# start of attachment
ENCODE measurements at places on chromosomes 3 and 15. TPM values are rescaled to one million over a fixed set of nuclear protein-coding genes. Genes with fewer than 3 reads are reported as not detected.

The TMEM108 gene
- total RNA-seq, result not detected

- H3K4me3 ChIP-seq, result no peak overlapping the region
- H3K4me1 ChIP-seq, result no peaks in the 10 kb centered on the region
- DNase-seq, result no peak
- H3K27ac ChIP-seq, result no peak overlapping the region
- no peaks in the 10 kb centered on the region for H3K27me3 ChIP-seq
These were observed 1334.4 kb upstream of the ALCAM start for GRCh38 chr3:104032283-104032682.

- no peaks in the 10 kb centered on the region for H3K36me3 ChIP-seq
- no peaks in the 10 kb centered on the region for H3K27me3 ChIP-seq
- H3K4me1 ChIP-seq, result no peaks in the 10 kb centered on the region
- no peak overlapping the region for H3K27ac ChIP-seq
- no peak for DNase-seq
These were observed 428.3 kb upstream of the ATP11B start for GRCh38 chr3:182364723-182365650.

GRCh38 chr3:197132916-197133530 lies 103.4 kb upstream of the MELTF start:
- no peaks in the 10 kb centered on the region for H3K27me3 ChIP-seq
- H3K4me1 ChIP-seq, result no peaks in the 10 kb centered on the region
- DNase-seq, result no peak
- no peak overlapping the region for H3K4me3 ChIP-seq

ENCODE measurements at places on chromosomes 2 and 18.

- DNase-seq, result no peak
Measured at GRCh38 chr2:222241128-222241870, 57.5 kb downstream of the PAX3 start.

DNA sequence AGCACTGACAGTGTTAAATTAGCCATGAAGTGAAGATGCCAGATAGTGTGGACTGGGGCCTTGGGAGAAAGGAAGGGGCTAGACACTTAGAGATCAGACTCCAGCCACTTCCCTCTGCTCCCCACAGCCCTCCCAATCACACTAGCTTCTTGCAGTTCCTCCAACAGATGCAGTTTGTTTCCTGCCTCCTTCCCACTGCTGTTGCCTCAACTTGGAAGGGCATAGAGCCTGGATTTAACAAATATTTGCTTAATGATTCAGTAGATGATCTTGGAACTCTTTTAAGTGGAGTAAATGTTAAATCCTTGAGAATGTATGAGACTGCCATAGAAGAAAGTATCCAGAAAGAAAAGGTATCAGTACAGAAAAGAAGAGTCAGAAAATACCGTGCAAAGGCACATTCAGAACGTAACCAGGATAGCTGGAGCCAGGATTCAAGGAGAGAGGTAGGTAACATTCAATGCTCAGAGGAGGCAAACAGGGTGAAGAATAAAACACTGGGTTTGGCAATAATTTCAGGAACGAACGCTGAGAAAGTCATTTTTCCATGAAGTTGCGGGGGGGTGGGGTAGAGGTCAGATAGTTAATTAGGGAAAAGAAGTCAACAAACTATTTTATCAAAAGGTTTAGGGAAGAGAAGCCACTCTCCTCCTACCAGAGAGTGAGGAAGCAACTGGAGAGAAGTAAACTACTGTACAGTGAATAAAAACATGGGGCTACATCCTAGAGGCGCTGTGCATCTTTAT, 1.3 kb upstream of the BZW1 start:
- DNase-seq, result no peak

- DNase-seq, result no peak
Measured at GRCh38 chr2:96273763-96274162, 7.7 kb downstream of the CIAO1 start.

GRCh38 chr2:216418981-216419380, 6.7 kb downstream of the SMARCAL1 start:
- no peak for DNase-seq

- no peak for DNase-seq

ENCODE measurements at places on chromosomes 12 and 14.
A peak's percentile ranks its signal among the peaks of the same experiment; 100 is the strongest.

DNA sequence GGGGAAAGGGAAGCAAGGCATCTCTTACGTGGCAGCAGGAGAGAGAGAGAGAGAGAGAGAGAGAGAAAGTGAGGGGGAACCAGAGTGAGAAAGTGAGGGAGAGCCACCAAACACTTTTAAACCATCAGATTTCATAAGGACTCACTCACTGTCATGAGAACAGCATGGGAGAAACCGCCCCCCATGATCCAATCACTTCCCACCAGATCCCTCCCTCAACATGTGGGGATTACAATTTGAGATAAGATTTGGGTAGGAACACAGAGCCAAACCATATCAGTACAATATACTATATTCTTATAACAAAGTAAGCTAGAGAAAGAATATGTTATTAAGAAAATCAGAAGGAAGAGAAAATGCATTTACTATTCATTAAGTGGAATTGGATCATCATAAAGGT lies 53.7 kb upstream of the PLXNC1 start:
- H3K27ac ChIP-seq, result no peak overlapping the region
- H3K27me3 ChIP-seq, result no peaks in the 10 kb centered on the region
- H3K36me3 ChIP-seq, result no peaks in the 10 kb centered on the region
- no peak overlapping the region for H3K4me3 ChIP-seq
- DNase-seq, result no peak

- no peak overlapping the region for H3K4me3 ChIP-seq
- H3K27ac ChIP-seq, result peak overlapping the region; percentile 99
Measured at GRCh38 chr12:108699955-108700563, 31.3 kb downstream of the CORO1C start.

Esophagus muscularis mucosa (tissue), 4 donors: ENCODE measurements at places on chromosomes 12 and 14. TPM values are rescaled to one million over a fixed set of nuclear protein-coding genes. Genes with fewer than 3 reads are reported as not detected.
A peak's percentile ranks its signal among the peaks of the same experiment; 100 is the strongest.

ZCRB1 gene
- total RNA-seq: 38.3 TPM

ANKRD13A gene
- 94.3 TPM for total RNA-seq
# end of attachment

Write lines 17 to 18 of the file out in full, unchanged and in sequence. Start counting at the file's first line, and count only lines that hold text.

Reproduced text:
- no peaks in the 10 kb centered on the region for H3K27me3 ChIP-seq
- H3K4me1 ChIP-seq, result no peaks in the 10 kb centered on the region